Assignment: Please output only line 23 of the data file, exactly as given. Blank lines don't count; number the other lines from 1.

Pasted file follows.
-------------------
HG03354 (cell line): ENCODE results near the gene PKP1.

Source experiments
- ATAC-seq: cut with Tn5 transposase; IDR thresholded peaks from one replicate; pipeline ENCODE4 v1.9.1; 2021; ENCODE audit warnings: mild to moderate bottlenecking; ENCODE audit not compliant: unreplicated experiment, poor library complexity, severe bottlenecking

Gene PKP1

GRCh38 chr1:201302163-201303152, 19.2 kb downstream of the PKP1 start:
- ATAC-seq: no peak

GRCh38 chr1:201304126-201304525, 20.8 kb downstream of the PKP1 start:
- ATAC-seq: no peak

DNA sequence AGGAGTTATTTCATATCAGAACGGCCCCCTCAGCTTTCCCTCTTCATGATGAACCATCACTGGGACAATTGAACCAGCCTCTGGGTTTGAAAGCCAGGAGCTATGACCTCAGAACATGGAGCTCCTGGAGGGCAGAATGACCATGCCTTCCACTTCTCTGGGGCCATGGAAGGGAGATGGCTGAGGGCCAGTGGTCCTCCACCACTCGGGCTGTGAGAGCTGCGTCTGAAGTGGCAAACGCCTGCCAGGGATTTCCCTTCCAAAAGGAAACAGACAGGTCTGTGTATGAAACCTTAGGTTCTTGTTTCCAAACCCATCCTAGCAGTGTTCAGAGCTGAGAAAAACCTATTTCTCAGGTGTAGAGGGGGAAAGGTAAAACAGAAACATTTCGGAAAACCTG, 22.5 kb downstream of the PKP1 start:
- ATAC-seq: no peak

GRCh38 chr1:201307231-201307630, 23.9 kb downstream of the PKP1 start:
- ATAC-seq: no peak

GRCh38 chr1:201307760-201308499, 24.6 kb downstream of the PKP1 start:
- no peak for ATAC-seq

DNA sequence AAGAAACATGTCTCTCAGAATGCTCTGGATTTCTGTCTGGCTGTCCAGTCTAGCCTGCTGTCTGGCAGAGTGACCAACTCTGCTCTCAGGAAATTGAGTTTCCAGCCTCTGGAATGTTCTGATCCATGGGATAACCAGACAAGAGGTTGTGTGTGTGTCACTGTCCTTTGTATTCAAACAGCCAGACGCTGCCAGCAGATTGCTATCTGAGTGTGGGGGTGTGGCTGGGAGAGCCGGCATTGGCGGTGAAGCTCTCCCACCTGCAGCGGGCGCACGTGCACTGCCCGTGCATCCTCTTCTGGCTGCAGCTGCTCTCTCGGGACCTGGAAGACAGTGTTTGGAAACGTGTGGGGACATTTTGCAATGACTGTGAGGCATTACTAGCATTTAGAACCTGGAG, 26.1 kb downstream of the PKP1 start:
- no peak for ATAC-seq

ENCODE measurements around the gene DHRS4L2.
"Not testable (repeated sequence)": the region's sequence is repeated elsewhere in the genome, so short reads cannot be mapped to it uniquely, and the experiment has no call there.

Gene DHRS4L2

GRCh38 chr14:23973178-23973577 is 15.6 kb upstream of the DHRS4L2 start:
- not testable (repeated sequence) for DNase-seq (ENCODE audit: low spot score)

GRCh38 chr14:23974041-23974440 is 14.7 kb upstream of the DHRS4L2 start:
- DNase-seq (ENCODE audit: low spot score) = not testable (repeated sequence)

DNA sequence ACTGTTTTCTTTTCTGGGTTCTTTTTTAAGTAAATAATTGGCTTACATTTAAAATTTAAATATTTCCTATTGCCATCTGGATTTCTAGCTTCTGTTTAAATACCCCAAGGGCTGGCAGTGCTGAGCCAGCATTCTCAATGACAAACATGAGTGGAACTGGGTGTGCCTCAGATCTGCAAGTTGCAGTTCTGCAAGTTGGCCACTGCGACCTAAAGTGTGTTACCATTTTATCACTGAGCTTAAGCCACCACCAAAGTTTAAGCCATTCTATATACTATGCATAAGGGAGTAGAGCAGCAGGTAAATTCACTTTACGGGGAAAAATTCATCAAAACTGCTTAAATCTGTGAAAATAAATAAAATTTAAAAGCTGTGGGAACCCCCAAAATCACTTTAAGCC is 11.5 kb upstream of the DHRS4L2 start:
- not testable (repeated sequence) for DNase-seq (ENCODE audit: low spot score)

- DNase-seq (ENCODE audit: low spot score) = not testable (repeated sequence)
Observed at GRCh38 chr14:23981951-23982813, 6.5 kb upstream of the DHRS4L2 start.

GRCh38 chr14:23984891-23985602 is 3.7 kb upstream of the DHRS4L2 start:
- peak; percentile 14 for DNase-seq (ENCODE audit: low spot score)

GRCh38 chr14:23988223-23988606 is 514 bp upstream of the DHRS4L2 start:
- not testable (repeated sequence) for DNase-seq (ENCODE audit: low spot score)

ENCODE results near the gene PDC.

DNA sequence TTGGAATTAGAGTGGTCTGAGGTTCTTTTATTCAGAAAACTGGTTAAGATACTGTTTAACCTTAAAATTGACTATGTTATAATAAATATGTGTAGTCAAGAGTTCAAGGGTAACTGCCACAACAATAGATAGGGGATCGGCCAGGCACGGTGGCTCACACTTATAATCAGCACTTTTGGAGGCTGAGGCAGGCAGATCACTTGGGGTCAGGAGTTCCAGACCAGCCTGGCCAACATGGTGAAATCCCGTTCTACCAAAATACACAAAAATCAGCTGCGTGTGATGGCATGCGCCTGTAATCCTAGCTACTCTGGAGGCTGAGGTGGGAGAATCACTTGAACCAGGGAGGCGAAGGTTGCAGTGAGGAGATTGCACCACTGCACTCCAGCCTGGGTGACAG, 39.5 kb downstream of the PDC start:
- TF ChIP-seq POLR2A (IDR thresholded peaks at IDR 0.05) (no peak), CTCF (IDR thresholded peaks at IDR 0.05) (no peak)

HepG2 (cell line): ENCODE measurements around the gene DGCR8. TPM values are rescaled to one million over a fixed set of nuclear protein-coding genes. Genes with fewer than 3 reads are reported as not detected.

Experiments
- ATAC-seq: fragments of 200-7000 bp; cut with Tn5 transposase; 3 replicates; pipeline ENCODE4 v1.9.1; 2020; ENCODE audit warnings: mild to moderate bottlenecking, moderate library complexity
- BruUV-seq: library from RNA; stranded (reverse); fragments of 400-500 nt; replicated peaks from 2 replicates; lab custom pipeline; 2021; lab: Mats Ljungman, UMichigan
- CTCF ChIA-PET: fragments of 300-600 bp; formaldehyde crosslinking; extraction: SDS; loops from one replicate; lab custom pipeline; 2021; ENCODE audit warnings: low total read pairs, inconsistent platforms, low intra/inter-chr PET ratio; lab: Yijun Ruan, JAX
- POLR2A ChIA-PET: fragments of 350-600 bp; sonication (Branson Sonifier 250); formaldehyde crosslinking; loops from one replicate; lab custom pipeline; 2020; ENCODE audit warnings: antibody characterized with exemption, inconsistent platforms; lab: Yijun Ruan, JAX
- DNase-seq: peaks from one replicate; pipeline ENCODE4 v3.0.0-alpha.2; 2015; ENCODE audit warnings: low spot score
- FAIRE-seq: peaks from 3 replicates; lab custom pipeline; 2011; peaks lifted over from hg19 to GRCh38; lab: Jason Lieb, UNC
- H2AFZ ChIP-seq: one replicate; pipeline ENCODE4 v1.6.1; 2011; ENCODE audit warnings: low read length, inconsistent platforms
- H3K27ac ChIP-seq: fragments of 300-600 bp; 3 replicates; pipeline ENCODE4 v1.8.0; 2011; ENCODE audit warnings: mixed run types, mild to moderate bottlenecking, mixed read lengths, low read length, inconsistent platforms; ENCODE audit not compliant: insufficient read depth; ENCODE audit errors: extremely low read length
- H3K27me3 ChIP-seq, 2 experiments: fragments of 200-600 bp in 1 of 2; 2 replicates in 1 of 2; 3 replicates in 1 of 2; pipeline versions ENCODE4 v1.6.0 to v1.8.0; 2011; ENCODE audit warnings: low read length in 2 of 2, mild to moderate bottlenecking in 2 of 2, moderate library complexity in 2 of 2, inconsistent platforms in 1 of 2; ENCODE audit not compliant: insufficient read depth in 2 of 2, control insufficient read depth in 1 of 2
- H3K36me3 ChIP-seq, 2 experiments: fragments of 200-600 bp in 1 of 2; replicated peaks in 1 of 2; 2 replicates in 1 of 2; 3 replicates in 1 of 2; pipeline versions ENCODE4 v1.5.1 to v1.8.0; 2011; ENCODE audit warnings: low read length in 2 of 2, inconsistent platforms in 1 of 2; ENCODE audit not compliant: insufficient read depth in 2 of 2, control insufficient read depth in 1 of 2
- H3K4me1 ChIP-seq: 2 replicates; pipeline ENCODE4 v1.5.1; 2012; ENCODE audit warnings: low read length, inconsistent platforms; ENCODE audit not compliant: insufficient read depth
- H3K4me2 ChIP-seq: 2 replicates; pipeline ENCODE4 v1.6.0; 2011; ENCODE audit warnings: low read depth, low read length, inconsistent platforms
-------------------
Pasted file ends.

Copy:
- DNase-seq (ENCODE audit: low spot score) = not testable (repeated sequence)